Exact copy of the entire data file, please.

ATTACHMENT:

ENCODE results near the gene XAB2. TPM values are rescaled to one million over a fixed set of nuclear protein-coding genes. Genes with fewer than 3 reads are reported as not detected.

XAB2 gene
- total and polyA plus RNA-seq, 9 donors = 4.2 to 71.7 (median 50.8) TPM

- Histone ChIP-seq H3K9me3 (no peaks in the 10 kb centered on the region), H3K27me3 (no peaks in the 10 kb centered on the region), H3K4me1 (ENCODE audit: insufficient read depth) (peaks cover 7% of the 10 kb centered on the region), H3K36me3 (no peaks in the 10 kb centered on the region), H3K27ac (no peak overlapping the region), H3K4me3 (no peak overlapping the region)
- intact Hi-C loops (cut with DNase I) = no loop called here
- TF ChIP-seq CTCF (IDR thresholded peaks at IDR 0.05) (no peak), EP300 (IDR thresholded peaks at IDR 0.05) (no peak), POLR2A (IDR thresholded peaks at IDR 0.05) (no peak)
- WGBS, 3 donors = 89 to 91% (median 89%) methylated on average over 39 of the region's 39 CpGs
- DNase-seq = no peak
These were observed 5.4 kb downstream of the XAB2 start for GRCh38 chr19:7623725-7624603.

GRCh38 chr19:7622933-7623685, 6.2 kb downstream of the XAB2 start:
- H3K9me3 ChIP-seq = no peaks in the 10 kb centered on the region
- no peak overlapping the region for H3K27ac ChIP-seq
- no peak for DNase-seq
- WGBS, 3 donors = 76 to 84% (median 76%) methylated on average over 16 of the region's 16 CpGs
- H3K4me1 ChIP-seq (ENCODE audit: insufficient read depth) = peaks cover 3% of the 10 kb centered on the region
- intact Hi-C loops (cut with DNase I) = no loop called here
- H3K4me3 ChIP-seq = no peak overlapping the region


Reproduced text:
ENCODE results near the gene XAB2. TPM values are rescaled to one million over a fixed set of nuclear protein-coding genes. Genes with fewer than 3 reads are reported as not detected.

XAB2 gene
- total and polyA plus RNA-seq, 9 donors = 4.2 to 71.7 (median 50.8) TPM

- Histone ChIP-seq H3K9me3 (no peaks in the 10 kb centered on the region), H3K27me3 (no peaks in the 10 kb centered on the region), H3K4me1 (ENCODE audit: insufficient read depth) (peaks cover 7% of the 10 kb centered on the region), H3K36me3 (no peaks in the 10 kb centered on the region), H3K27ac (no peak overlapping the region), H3K4me3 (no peak overlapping the region)
- intact Hi-C loops (cut with DNase I) = no loop called here
- TF ChIP-seq CTCF (IDR thresholded peaks at IDR 0.05) (no peak), EP300 (IDR thresholded peaks at IDR 0.05) (no peak), POLR2A (IDR thresholded peaks at IDR 0.05) (no peak)
- WGBS, 3 donors = 89 to 91% (median 89%) methylated on average over 39 of the region's 39 CpGs
- DNase-seq = no peak
These were observed 5.4 kb downstream of the XAB2 start for GRCh38 chr19:7623725-7624603.

GRCh38 chr19:7622933-7623685, 6.2 kb downstream of the XAB2 start:
- H3K9me3 ChIP-seq = no peaks in the 10 kb centered on the region
- no peak overlapping the region for H3K27ac ChIP-seq
- no peak for DNase-seq
- WGBS, 3 donors = 76 to 84% (median 76%) methylated on average over 16 of the region's 16 CpGs
- H3K4me1 ChIP-seq (ENCODE audit: insufficient read depth) = peaks cover 3% of the 10 kb centered on the region
- intact Hi-C loops (cut with DNase I) = no loop called here
- H3K4me3 ChIP-seq = no peak overlapping the region